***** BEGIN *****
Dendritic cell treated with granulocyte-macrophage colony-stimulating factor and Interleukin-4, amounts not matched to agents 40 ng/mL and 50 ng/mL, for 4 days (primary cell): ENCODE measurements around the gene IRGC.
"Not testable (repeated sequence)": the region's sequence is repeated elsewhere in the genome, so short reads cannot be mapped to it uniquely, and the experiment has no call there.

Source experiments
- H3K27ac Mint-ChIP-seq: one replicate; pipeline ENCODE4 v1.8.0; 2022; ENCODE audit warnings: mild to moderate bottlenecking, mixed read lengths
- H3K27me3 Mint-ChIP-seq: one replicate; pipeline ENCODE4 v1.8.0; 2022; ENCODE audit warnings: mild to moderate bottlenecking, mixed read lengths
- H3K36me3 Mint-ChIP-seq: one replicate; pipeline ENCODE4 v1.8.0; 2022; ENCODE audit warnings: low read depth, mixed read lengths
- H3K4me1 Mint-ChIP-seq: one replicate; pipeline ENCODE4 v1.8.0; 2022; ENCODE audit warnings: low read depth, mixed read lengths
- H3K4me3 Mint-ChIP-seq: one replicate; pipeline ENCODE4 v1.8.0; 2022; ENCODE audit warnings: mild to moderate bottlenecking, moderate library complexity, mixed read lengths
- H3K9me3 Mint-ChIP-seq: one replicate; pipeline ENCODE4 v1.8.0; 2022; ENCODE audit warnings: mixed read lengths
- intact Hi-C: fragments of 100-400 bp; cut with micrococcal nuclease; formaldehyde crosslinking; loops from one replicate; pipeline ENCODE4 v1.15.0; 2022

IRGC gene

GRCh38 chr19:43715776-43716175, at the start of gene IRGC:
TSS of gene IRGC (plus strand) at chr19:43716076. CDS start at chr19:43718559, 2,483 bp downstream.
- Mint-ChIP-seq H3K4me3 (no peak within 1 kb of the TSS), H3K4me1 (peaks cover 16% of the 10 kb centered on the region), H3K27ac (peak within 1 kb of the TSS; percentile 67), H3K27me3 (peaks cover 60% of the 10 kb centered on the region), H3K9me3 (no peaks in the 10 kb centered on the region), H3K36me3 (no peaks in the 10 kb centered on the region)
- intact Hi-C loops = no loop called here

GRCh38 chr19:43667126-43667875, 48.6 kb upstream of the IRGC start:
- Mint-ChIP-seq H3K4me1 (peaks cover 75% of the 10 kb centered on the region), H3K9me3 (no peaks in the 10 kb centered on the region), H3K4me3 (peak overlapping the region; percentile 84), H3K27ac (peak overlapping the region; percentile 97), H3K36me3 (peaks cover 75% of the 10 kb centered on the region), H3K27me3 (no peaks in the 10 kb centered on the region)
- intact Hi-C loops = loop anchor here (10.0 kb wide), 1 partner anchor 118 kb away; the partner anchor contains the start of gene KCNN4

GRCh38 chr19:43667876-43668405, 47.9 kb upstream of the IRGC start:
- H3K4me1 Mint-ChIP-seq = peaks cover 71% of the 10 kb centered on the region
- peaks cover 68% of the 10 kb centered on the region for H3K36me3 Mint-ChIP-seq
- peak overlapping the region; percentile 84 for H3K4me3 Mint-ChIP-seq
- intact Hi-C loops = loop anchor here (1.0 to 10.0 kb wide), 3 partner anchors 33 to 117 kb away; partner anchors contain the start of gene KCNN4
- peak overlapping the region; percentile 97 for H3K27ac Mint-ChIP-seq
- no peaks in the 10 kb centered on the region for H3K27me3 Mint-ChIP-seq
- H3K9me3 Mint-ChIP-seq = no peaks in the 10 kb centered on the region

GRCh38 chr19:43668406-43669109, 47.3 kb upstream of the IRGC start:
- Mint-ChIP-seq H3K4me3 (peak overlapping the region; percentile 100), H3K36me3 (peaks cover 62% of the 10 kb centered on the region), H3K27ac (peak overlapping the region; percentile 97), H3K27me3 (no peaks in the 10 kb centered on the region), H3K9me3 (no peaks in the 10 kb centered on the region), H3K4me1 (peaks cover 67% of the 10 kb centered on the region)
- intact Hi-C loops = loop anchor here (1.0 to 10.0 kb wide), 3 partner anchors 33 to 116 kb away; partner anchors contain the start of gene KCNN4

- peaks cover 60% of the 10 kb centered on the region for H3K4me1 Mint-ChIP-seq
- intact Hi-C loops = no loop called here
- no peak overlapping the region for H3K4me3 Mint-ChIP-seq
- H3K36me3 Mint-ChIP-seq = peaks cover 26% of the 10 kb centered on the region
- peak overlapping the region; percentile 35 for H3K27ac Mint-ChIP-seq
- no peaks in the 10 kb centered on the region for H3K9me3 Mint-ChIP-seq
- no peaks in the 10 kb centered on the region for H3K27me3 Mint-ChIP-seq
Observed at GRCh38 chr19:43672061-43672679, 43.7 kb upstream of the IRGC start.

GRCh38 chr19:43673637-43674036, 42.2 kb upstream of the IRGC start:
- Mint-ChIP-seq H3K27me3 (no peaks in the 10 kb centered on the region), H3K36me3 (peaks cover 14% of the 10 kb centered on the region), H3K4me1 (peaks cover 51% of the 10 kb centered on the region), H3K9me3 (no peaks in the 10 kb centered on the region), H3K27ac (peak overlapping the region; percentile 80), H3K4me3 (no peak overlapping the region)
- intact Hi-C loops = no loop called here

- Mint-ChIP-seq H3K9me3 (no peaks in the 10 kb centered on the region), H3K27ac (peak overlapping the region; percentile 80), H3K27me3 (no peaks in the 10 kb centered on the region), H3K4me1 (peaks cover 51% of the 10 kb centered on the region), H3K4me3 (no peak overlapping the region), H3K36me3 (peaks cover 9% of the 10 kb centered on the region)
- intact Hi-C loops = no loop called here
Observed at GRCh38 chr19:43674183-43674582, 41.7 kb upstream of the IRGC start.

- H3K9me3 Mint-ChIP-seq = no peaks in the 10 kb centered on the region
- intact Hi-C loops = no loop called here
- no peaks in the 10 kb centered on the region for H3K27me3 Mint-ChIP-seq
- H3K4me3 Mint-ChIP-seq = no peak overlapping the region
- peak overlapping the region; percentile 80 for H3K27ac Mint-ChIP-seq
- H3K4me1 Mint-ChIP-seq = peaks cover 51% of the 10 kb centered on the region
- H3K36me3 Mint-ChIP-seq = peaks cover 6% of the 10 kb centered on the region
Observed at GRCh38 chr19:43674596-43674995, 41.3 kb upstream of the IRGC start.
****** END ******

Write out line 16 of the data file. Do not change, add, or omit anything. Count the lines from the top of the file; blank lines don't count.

GRCh38 chr19:43667126-43667875, 48.6 kb upstream of the IRGC start: